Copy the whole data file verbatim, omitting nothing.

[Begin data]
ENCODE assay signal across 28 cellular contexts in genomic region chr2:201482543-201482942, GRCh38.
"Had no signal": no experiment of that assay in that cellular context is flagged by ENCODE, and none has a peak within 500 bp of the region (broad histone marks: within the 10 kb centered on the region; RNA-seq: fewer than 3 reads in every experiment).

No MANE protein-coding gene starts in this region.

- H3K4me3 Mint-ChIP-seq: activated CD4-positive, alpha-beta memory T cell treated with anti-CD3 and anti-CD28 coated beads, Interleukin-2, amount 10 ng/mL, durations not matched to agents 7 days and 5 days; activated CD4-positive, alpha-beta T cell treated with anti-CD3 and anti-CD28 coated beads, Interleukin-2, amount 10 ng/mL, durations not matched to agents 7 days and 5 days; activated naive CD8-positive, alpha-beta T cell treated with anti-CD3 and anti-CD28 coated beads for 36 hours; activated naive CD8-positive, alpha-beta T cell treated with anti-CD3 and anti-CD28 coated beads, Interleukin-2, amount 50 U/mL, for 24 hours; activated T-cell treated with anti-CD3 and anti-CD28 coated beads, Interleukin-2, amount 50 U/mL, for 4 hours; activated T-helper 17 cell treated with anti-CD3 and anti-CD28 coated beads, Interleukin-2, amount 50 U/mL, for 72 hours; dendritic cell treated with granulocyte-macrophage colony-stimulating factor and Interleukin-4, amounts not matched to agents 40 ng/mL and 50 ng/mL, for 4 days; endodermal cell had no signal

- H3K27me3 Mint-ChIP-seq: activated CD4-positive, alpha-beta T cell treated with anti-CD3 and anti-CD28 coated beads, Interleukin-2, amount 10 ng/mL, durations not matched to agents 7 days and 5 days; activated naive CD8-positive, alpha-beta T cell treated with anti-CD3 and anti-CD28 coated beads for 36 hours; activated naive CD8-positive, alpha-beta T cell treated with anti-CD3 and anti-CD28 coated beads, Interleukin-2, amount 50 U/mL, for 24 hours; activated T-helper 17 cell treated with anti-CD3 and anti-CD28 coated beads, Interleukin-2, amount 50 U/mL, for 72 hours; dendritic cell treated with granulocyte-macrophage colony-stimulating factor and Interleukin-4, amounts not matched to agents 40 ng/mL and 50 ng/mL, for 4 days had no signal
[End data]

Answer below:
ENCODE assay signal across 28 cellular contexts in genomic region chr2:201482543-201482942, GRCh38.
"Had no signal": no experiment of that assay in that cellular context is flagged by ENCODE, and none has a peak within 500 bp of the region (broad histone marks: within the 10 kb centered on the region; RNA-seq: fewer than 3 reads in every experiment).

No MANE protein-coding gene starts in this region.

- H3K4me3 Mint-ChIP-seq: activated CD4-positive, alpha-beta memory T cell treated with anti-CD3 and anti-CD28 coated beads, Interleukin-2, amount 10 ng/mL, durations not matched to agents 7 days and 5 days; activated CD4-positive, alpha-beta T cell treated with anti-CD3 and anti-CD28 coated beads, Interleukin-2, amount 10 ng/mL, durations not matched to agents 7 days and 5 days; activated naive CD8-positive, alpha-beta T cell treated with anti-CD3 and anti-CD28 coated beads for 36 hours; activated naive CD8-positive, alpha-beta T cell treated with anti-CD3 and anti-CD28 coated beads, Interleukin-2, amount 50 U/mL, for 24 hours; activated T-cell treated with anti-CD3 and anti-CD28 coated beads, Interleukin-2, amount 50 U/mL, for 4 hours; activated T-helper 17 cell treated with anti-CD3 and anti-CD28 coated beads, Interleukin-2, amount 50 U/mL, for 72 hours; dendritic cell treated with granulocyte-macrophage colony-stimulating factor and Interleukin-4, amounts not matched to agents 40 ng/mL and 50 ng/mL, for 4 days; endodermal cell had no signal

- H3K27me3 Mint-ChIP-seq: activated CD4-positive, alpha-beta T cell treated with anti-CD3 and anti-CD28 coated beads, Interleukin-2, amount 10 ng/mL, durations not matched to agents 7 days and 5 days; activated naive CD8-positive, alpha-beta T cell treated with anti-CD3 and anti-CD28 coated beads for 36 hours; activated naive CD8-positive, alpha-beta T cell treated with anti-CD3 and anti-CD28 coated beads, Interleukin-2, amount 50 U/mL, for 24 hours; activated T-helper 17 cell treated with anti-CD3 and anti-CD28 coated beads, Interleukin-2, amount 50 U/mL, for 72 hours; dendritic cell treated with granulocyte-macrophage colony-stimulating factor and Interleukin-4, amounts not matched to agents 40 ng/mL and 50 ng/mL, for 4 days had no signal